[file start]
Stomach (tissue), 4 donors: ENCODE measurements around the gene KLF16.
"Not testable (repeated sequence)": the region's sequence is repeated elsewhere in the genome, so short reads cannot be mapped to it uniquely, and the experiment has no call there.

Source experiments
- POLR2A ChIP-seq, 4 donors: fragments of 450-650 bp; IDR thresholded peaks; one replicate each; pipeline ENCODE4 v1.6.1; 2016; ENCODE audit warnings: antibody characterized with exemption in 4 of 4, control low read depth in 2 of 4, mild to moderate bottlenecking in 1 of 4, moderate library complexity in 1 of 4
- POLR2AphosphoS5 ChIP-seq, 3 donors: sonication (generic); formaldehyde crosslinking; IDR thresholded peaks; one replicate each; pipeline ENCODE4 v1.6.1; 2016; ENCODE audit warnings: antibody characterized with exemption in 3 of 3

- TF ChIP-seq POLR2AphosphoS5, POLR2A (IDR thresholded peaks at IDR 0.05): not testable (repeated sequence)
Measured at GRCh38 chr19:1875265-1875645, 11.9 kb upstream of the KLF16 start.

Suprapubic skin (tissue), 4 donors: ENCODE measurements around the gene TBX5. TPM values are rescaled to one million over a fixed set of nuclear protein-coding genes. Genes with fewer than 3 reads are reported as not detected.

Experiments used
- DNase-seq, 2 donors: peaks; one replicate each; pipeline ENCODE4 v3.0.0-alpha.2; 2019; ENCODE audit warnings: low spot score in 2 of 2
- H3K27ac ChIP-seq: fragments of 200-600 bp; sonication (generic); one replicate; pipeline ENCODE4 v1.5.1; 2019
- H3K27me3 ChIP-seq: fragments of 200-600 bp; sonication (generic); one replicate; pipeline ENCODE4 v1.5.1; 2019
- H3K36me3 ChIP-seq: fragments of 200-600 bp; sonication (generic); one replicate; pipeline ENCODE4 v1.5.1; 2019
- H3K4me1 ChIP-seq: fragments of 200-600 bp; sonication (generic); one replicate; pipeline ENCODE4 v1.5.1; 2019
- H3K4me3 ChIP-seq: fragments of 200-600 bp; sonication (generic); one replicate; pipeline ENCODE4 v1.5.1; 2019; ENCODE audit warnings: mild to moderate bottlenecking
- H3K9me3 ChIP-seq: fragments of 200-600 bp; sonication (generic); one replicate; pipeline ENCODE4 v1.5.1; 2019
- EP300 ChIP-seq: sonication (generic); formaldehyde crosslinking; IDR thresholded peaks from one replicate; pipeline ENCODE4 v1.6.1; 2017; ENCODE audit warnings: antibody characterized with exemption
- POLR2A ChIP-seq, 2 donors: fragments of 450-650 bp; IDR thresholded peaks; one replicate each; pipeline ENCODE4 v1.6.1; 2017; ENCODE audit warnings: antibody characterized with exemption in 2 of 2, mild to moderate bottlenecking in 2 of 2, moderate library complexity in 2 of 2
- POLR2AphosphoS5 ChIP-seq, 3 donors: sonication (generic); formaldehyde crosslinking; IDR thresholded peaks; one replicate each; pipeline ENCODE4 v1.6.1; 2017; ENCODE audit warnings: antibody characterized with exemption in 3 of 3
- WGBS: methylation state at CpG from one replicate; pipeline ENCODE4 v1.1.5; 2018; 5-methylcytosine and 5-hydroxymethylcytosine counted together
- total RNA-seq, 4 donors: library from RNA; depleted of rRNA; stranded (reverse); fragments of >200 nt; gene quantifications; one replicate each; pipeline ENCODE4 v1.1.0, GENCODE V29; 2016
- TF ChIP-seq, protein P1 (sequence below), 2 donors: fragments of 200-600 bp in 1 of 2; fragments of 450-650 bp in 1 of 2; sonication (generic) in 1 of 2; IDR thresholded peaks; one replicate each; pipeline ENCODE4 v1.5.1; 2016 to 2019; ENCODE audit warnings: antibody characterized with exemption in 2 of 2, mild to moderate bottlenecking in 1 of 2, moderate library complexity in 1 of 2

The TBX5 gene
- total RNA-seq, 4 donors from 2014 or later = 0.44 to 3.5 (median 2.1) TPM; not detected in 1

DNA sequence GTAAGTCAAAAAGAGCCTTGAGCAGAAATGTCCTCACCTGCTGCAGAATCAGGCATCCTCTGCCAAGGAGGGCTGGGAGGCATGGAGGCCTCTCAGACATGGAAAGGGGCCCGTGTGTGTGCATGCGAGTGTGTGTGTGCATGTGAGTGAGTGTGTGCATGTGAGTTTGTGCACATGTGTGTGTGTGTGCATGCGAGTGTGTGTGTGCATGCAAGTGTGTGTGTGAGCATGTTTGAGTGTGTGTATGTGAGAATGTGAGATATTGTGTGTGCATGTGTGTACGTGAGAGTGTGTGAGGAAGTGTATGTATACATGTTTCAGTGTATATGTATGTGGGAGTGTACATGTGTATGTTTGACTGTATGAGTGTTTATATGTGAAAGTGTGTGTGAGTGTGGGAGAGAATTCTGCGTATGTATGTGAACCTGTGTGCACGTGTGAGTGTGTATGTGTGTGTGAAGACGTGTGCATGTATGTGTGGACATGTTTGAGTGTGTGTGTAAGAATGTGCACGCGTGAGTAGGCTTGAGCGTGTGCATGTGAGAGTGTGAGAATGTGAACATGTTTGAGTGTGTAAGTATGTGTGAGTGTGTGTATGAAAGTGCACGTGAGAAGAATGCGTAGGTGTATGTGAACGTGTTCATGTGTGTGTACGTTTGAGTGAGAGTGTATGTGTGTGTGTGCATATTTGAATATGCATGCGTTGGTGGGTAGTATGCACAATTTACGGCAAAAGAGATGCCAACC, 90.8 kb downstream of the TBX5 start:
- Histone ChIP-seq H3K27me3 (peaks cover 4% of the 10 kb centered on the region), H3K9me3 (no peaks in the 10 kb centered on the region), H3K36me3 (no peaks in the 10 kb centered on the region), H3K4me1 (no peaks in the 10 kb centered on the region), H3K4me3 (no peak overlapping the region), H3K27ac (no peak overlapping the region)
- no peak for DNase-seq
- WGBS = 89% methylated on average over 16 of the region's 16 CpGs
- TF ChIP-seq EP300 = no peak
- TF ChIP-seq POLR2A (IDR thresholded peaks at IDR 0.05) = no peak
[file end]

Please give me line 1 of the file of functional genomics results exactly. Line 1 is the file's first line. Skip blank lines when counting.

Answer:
Stomach (tissue), 4 donors: ENCODE measurements around the gene KLF16.